My photo
ALBERT B. CASUGA, a Philippine-born writer, lives in Mississauga, Ontario, Canada, where he continues to write poetry, fiction, and criticism after his retirement from teaching and serving as an elected member of his region's school board. He was nominated to the Mississauga Arts Council Literary Awards in 2007. A graduate of the Royal and Pontifical University of St. Thomas (now University of Santo Tomas, Manila. Literature and English, magna cum laude), he taught English and Literature (Criticism, Theory, and Creative Writing) at the Philippines' De La Salle University and San Beda College. He has authored books of poetry, short stories, literary theory and criticism. He has won awards for his works in Canada, the U.S.A., and the Philippines. His latest work, A Theory of Echoes and Other Poems was published February 2009 by the University of Santo Tomas Publishing House. His fiction and poetry were published by online literary journals Asia Writes and Coastal Poems recently. He was a Fellow at the 1972 Silliman University Writers Workshop, Philippines. As a journalist, he worked with the United Press International and wrote an art column for the defunct Philippines Herald.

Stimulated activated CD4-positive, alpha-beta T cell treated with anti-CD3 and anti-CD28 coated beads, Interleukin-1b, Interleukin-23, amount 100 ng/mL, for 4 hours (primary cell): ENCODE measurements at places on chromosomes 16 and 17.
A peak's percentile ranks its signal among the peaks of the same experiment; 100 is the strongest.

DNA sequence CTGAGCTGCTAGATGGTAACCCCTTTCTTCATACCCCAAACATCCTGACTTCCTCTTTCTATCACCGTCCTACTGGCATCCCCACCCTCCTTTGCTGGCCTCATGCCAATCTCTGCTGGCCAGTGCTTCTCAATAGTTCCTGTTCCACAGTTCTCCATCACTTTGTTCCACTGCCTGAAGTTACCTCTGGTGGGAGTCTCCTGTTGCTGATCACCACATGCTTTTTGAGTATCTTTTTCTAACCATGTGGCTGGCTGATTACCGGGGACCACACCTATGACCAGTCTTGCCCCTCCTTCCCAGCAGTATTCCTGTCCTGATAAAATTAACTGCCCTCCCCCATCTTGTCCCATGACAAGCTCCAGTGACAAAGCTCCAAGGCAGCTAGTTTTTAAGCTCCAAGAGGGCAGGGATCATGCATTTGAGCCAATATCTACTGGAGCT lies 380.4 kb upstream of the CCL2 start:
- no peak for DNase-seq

Tuesday, September 24, 2013



Atop a hill overlooking a harbour
of boats only the rich can afford,
He presides as a statue of the man
on Golgotha who was nailed to a tree

for denying Caesar's dominion over all
that moves in the streets of Jerusalem.

Isn't it a grand irony for him to preside
over the realms of the wealthy even as
the poor on the other side of the hill
wail for their daily bread where none
could be broken to nurture the hungry?

Christus Erectus, on the Nicaraguan hill,
how far have you come down from that tree
to raise your fingers in peace where there
is nothing but violence and greed? You
have come a long way from the Hill of Skulls
to tower over this pilgrim's photo-outlook
indicating the blessings first for the rulers.

How your resurrection has become a tourist
spectacle in some bricks and stones! Still.
I pray that my wobbling knee could still
make it down the hill like those drunken
praetorians who made off with your robe,
while I make off with mementoes of stones.


 (In Nicaragua at the Shrine of the Divine Merciful Redeemer. San Juan Sud, Nicaragua.)

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